I spent Monday and Tuesday talking about edible THC and marijuana products with the LCHS 7th Grade. We started by writing down some notes about marijuana that refresh and build on what we talked about last year:
- Marijuana is not a vitamin or a health food.
- Marijuana is a plant that contains the hallucinogenic drug THC.
- THC makes your heart beat faster and disrupts balance, vision, coordination and reaction time.
- THC makes it hard to recall information and negatively impacts learning.
- Kids that use THC may permanently lower their intelligence.
- THC can be just as addictive as any of the other recreational drug.
- Abusing THC can trigger mental illness.
- Smoking/vaping marijuana is just as bad for your lungs as smoking/vaping anything else.
I then turned the discussion to edible THC products. In the last number of years, eating THC or marijuana dosed products have become more and more popular. Users might view eating marijuana as a healthier alternative because there is no smoking involved, but eating a drug like THC creates its own set of hazards. Here are some of the highlights we discuss:
- Edible marijuana or “edibles” are food products made with cannabis as an ingredient.
- Smoking or Vaping is an immediate gratification because the user feels the effects of the drug within a few seconds. It takes much longer to feel the effects of a drug after eating it because the drug will slowly be absorbed as it travels through the digestive system. As a result, users may have different reactions to the same drug depending on how they use it.
- THC, the psychoactive ingredient in marijuana,
is metabolized differently by the body when it is eaten as compared to smoked and is actual a more potent compound when eaten.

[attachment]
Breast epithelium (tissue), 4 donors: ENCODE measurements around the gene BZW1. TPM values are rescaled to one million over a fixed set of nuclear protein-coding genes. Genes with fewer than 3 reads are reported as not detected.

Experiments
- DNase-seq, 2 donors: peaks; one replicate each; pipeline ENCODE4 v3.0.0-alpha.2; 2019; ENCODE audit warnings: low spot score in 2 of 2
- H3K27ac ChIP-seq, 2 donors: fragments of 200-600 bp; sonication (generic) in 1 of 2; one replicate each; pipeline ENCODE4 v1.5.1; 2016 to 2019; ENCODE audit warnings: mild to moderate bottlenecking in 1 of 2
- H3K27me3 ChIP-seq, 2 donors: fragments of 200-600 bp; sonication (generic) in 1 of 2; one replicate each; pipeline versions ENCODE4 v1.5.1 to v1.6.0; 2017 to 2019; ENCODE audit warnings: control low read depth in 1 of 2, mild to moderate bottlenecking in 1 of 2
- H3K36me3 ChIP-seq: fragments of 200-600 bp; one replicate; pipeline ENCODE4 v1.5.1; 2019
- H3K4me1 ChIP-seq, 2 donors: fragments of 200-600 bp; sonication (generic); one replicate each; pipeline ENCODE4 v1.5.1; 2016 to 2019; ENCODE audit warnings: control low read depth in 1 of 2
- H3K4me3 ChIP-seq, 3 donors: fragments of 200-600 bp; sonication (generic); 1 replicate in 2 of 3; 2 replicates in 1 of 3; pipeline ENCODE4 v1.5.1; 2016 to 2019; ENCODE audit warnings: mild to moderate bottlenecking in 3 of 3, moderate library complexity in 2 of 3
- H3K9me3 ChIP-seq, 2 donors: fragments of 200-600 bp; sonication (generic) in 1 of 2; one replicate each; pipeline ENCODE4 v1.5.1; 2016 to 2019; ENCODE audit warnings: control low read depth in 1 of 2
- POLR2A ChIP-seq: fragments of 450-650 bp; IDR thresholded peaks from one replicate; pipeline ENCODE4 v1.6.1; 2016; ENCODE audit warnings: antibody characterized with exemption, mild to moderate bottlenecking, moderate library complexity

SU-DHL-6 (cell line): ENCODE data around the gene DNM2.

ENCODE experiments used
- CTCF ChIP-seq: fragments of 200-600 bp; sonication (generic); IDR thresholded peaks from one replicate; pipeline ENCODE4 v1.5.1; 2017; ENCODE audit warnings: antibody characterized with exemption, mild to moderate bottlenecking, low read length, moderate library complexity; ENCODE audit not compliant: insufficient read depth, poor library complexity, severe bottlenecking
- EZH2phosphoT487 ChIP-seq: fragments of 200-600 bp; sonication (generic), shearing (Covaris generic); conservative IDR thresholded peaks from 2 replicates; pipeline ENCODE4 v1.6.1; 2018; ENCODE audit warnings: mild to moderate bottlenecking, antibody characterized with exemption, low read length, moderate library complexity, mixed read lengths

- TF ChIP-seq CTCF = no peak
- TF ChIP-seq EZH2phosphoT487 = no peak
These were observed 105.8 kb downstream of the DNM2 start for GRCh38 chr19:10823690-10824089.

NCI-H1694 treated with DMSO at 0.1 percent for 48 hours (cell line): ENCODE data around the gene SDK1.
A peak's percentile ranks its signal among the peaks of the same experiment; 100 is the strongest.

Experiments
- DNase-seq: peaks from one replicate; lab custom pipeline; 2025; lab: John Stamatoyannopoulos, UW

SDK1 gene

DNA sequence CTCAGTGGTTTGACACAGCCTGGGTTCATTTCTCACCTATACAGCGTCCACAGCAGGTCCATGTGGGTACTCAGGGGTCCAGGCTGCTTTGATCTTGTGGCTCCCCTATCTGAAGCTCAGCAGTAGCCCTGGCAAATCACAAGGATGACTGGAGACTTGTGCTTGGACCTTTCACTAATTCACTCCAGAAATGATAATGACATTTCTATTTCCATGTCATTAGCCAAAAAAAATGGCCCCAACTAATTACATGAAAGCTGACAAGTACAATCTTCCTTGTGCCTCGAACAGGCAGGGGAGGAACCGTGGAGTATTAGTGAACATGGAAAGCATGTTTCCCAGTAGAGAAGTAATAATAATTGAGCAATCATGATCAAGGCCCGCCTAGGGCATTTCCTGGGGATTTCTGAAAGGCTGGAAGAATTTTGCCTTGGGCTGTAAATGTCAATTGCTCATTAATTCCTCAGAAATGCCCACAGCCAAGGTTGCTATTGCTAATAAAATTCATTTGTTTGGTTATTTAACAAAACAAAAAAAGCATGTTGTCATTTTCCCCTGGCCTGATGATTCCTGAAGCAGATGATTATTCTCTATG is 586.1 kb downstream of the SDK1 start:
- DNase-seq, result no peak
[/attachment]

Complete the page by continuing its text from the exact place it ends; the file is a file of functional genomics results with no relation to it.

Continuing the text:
- Edible THC takes a longer time to affect the brain (late onset); and it is notoriously difficult to control the dose, leading to easier THC intoxication and overdose.
- Many labels for THC content are undependable regarding dosage standards and knowing what is in the package.
- THC content is extremely hard to quantify. Every batch is different. Every user reacts differently due to body size, amount of other food in the stomach, and varied response to THC.
- THC use impacts the still-developing teenage brain differently than it impacts an adult’s brain. The teen brain is particularly vulnerable to adverse developmental changes and higher rates of addiction related to THC use.
- Edibles have been linked to paranoid behavior leading to injury and death.
- We discuss real stories of teens that have experienced serious consequences as a result of using edible marijuana.
Our discussion ended with a with a call back to our last class about the advertising of recreational drugs. The rules and the research are changing all the time, so we really need to look at anything we are thinking about taking critically before ingesting it. talk on the recent changes in the law. States are still trying to figure out the rules and guidelines for vaping, THC and other related products. Add the contradictory Federal laws that still outlaw THC products, and the legalization of marijuana is still a very confusing and ambiguous topic.
With that being said, I reminded the students that the rules regarding kids and marijuana haven’t changed at all: a school aged child that gets caught in possession of or using a marijuana product is breaking the law and will face consequences from law enforcement, school administration and (hopefully) their families. There is nothing ambiguous about that, and those rules are in effect no matter where they live in the USA until they are 21.
I think its important to talk to the kids about marijuana in depth at least once a year, and this presentation builds on the material from the previous year. As always, please talk to your kids about their experiences and interactions with their peers. Every one of them will be making choices (such as whether or not to try drugs like THC) as they progress through middle school and high school. The more guidance they get from parents and the more fore-thought they put into these decisions, the more prepared they will be to make decisions for themselves. If you have any questions, feel free to contact me at firstname.lastname@example.org.